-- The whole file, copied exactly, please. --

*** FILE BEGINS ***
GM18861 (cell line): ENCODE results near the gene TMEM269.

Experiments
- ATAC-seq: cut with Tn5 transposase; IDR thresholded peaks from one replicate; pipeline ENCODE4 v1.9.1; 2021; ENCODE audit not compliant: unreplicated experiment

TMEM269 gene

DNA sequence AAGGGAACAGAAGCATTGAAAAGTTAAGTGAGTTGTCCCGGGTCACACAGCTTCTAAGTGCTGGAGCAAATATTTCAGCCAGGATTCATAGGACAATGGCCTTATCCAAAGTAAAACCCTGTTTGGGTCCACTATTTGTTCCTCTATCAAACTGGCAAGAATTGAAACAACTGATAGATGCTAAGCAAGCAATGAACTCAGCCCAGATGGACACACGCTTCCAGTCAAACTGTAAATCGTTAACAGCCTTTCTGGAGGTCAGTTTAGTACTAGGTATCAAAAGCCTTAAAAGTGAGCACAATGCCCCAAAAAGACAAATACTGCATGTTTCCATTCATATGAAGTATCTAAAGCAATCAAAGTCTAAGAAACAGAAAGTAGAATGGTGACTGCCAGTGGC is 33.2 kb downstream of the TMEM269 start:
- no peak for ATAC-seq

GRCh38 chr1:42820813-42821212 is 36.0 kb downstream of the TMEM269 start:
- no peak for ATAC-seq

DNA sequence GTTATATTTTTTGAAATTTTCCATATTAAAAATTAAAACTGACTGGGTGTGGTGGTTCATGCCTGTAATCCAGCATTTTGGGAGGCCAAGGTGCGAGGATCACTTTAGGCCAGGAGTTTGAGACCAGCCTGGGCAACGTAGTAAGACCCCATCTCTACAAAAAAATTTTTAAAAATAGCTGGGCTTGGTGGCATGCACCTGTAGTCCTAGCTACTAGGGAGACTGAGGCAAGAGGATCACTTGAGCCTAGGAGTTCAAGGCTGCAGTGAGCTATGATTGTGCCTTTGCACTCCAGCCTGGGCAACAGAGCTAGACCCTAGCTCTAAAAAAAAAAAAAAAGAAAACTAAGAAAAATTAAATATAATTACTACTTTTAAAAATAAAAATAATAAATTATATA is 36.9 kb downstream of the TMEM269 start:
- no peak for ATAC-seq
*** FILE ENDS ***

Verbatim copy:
GM18861 (cell line): ENCODE results near the gene TMEM269.

Experiments
- ATAC-seq: cut with Tn5 transposase; IDR thresholded peaks from one replicate; pipeline ENCODE4 v1.9.1; 2021; ENCODE audit not compliant: unreplicated experiment

TMEM269 gene

DNA sequence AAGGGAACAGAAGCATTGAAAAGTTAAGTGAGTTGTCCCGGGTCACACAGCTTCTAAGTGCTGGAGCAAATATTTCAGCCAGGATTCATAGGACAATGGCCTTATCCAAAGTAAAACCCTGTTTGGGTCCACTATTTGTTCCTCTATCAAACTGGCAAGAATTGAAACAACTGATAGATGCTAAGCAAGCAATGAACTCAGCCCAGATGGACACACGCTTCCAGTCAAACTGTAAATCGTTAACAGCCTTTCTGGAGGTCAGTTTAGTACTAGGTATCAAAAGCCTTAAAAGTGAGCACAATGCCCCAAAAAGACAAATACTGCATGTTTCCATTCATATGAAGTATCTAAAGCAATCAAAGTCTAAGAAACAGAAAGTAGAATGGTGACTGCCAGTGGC is 33.2 kb downstream of the TMEM269 start:
- no peak for ATAC-seq

GRCh38 chr1:42820813-42821212 is 36.0 kb downstream of the TMEM269 start:
- no peak for ATAC-seq

DNA sequence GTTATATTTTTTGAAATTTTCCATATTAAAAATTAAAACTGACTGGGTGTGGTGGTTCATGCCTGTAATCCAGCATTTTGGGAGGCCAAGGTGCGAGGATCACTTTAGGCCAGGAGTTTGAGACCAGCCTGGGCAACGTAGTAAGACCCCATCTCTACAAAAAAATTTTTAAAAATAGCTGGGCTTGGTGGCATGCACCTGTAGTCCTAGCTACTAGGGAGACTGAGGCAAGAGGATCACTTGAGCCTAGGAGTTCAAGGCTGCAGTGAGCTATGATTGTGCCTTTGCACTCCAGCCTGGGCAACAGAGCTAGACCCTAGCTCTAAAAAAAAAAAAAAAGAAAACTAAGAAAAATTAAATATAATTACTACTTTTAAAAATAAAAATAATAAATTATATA is 36.9 kb downstream of the TMEM269 start:
- no peak for ATAC-seq